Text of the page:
Wednesday, January 31, 2018

Hey Ricky!

For some reason, I woke up with this song stuck on the brain...

It was in this morning's dream for some reason.  It's been redone by a whole bunch of people, but it seems the Skyliners were the first.

I was thinking about trying this song myself... but then another song came creeping in.  It was an old song by Weird Al Yankovic.  I hadn't heard it in many years until this morning, when I found it on YouTube.

"Hey Ricky" was one of Weird Al's first hits...  I give him credit for being very creative with the lyrics. I'm not sure it would have occurred to me to connect I Love Lucy with "Mickey".

Since Weird Al was born in the 50s, he no doubt used to watch I Love Lucy.  He probably saw it when it originally aired on prime time television.  In the early 80s, he turned the show into the subject of his parody song, "Ricky", which was inspired by the original hit, "Mickey", by Toni Basil.  Toni Basil's hit was a staple on MTV and HBO's Video Jukebox, so the video for that is etched on the brain.

It doesn't get much more 80s than this...

I always have something stuck on the brain.  My head is like a radio that never shuts off.  It usually plays what are now considered "oldies".  

I'm kind of giving some thought to playing around with some music today.  Hopefully, it'll rain.  That makes making music easier, mainly because people don't tend to linger outside when the rain is falling.  I feel less self-conscious.  Also, rain puts me in a moody frame of mind that lends itself to making music over writing blog posts.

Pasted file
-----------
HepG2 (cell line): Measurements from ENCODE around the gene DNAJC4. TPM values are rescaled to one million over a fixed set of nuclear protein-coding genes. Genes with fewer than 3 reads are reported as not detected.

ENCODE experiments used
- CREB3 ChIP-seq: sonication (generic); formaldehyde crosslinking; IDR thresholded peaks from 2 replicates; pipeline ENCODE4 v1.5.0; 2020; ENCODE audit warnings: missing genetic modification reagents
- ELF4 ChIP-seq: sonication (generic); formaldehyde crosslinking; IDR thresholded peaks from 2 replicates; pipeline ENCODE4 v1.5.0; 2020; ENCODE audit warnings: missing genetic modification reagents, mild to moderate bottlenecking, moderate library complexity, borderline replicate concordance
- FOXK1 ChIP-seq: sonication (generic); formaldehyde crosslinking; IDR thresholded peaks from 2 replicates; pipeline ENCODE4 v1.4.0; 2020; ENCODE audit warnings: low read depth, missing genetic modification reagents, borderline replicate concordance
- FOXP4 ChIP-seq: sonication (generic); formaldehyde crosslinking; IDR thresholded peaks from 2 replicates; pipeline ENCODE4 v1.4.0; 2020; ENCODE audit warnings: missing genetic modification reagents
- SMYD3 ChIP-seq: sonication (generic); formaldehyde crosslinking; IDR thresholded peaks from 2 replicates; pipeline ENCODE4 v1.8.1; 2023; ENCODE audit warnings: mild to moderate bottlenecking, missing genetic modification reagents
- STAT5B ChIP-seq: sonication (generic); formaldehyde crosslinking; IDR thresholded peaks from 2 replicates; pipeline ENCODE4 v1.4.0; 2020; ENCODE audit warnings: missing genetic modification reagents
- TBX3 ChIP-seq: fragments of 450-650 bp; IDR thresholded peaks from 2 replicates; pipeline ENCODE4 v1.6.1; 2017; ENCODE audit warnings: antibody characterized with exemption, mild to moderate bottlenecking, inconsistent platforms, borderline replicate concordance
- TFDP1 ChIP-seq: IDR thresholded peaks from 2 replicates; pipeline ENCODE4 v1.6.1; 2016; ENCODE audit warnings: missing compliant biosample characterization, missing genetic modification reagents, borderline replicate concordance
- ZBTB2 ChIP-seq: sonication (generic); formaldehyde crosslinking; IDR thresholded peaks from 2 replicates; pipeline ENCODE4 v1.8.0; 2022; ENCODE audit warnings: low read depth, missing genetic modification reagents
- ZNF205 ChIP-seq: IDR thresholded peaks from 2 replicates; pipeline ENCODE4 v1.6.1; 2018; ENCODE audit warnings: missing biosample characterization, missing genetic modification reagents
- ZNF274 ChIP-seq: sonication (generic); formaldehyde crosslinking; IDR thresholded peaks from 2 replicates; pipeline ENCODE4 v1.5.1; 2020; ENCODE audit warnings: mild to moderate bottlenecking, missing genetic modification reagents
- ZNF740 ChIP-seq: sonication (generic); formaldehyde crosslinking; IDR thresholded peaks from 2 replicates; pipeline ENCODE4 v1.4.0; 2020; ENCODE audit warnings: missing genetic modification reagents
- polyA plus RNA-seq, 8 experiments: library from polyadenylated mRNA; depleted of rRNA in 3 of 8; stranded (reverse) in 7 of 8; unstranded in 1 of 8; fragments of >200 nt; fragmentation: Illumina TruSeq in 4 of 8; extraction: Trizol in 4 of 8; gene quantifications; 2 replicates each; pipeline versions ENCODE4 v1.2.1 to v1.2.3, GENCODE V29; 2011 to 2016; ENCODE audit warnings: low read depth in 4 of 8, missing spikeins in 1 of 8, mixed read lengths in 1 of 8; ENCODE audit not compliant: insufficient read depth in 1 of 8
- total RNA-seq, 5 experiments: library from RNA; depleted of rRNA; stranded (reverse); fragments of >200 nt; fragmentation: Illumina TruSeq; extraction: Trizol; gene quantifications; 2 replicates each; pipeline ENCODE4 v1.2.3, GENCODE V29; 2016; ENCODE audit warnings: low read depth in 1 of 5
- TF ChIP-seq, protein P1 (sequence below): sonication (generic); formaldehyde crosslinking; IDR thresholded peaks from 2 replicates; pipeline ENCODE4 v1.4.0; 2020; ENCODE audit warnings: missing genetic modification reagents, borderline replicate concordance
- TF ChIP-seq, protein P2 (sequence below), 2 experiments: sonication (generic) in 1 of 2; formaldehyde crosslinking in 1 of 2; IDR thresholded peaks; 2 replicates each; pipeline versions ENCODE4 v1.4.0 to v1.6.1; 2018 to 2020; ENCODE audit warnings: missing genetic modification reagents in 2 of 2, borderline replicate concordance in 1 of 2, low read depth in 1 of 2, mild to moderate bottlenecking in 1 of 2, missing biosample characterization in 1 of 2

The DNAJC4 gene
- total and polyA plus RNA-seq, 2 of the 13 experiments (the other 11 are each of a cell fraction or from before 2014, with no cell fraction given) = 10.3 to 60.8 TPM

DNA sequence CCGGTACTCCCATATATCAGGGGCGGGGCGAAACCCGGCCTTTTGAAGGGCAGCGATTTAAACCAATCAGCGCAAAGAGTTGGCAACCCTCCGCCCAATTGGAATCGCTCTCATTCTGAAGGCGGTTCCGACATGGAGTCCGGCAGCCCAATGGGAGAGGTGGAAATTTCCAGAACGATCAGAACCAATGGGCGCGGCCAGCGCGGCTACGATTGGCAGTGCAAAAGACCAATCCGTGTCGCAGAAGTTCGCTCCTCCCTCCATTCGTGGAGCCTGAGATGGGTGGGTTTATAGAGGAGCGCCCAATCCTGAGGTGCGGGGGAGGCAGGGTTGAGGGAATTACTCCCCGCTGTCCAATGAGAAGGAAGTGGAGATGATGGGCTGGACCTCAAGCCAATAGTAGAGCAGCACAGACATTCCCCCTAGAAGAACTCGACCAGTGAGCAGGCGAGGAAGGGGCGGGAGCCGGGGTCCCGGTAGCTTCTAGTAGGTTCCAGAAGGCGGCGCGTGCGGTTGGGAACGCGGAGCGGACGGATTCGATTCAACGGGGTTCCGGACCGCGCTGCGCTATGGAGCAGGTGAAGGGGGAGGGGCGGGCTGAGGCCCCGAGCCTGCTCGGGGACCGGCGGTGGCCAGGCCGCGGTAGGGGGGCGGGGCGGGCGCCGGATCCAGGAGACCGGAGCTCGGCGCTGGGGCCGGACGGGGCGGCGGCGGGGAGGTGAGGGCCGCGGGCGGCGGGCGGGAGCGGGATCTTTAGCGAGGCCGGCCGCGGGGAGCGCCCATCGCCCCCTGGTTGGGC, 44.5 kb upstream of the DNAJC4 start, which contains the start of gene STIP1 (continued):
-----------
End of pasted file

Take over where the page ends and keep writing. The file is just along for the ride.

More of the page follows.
I wish I could remember what this morning's dream was about... but I do know it had a soundtrack.

Wednesday, January 17, 2018

Reposted review of Shining Star, Philip Bailey's life story!

Here's a reposted book review I wrote in 2015, before Maurice White died of Parkinson's Disease.  I'm putting it here for all who are interested...

Having been a child of the 1970s and 80s, I am well acquainted with the fusion genius of the band Earth, Wind & Fire. I had a sister who played their music all the time and, of course, I heard it on the radio non-stop. When I got older, I started to buy the band’s better known albums. I have always admired the great talents of the people who comprise the elements of Earth, Wind & Fire (EWF), especially the band’s founder, Maurice White, and falsetto frontman and conga player Philip Bailey. When I saw that Bailey had written a book about his life and experiences in EWF, I knew I had to read it. I just finished the book the other day and feel like I came away with new respect and knowledge for a very long running and talented band.